Sex offenders fair housing law

The fair housing law was created to protect people from being discriminated against because of their race, color, religion, national origin, age, sex, familial status and disability. Property management can’t deny someone housing based on any of those eight items. When providing tours, leasing agents are not allowed to mention the “type of people” living on the property, including age ranges, gender ratios and whether or not the property houses many families.

When someone chooses to rent an apartment, if convicted of a crime, they are denied housing unless five years have passed since the disposition of the misdemeanor. This does not, however, include sex offenders.  The law prohibits using sex offender registry information as a reason to deny housing.

It feels like we are more concerned with fixing criminals than we are with protecting the innocent. Just because a sex offender has been dormant for a certain amount of years does not mean they are not fantasizing about your little sibling or child when walking past. Biological psychology is not an excuse to ruin people’s lives.

If a landlord suspects a tenant is a risk to the safety and well-being of the entire property, they have the option of proceeding with eviction. The eviction process is timely. Unless the resident is an immediate danger or threat, the eviction process lasts two weeks. The idea that a situation has to escalate to dangerous levels before immediate action is taken is yet another reason why sex offenders should never be given the opportunity to cause a disturbance in the first place.

Property management is a business that makes a profit by providing a home for people. If profit was the only incentive, renting an apartment to everyone and anyone, so long as they pay rent on time, would be the only thing that mattered. But property management is also a people-oriented business. Providing a safe environment for residents within their four walls should be a right, not a privilige. The government shouldn’t interfere with how property management companies screen their residents. Furthermore, it should stop protecting the very people who we need protecting from.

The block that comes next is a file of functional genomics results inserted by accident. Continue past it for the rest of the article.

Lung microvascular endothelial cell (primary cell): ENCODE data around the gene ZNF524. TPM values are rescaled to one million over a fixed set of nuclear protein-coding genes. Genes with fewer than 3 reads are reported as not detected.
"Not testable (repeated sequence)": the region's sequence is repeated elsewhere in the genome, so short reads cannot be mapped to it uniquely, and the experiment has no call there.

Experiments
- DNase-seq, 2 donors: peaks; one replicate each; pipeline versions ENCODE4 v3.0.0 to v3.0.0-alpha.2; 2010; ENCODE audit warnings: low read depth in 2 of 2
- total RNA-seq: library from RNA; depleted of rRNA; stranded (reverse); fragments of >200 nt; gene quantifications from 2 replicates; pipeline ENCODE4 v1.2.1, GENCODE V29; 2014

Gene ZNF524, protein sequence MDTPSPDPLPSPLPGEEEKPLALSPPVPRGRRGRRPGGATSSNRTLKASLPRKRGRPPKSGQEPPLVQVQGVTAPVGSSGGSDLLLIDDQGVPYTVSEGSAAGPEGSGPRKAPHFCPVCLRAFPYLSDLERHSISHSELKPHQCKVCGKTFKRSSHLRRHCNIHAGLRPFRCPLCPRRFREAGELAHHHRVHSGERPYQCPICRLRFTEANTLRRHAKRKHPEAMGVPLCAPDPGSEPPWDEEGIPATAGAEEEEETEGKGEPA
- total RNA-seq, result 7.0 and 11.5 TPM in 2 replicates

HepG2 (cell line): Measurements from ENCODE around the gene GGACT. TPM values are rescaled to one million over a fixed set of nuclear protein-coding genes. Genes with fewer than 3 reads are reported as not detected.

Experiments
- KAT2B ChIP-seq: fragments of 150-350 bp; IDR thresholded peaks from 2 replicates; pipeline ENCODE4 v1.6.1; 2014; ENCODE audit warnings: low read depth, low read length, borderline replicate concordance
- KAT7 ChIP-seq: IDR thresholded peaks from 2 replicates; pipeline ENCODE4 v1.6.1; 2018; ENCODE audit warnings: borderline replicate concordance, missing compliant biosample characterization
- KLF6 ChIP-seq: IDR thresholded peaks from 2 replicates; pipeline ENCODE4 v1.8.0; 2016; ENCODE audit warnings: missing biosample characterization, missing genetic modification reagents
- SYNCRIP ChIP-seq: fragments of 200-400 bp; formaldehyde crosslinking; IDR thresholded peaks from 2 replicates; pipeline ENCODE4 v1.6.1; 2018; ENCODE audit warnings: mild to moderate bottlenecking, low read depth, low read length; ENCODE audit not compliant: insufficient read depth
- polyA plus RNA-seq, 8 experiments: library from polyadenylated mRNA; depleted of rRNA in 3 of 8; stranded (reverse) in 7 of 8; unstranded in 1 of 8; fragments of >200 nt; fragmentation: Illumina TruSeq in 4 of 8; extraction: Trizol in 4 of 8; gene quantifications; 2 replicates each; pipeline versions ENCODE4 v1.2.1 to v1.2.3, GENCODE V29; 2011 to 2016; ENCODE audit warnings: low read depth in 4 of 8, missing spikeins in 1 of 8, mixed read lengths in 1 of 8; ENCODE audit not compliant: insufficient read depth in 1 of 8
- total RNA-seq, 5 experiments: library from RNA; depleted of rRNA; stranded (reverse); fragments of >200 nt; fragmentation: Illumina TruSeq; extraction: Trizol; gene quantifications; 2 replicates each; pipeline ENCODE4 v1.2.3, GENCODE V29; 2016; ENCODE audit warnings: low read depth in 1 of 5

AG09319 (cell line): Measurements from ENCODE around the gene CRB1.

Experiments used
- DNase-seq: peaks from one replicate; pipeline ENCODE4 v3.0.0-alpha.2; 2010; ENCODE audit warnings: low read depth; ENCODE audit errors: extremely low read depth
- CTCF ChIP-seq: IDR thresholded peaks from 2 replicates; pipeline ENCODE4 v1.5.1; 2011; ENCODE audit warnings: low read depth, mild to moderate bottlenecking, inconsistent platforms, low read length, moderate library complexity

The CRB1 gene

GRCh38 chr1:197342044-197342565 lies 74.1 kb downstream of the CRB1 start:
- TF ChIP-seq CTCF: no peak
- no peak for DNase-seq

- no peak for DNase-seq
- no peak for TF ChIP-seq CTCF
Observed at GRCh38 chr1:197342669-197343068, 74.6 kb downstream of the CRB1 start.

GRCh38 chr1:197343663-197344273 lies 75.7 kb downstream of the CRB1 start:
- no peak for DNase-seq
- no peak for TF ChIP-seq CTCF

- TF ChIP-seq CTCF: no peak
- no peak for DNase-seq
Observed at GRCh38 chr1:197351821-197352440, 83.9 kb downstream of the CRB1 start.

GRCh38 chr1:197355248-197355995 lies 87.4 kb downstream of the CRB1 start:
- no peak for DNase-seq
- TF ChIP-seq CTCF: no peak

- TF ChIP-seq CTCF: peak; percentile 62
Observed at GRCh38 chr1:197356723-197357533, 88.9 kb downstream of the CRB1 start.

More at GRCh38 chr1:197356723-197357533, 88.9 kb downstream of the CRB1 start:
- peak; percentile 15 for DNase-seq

4 Comments on Sex offenders fair housing law

  1. Another problem is not all sex offenders involve children! Often times it is an ex or so to be ex, who gets a conviction. An their life is ruined…

  2. I’m tired of all the negative talk about sex offender’s. By not renting to them eventually is going to cause a lot bigger problem than they have right now.1.what is going to happen to them if they can’t find housing? There’s only one thing left the streets ? Sleeping under the bridges, vacant houses abandoned buildings! Come on people use your heads

  3. Agreed. Just about everyone knows a sex offender weather they are aware or not. The U.S. not only has the most sex offenders of any country we also have the strictest laws. Hud already discriminates against families with a sex offender member. It makes it very difficult to find affordable, safe housing. You can be charged with a sex offense for grabbing a girls butt in a dance club. Even worse if that girl got in on a fake I.d. and is underage. Urinating in public is also a sex offense if someone sees you and claims you were exposing yourself. Both of these are all too real cases and probably could have been fought by a good paid attorney for a better outcome but the legal system has a way of forgetting about the people involved and just focusing on the dollar signs. Public defenders get paid by the state regardless of the outcome. The prison system and halfway houses get more government funding if they house more inmates. Criminal justice has become very profitable. This explains why the U.S. has more incarcerated citizens than any other country in the world.

  4. Love how people treat sex offenders like they are witches that should be burned alive, grow up people, you’re not living in the dark ages

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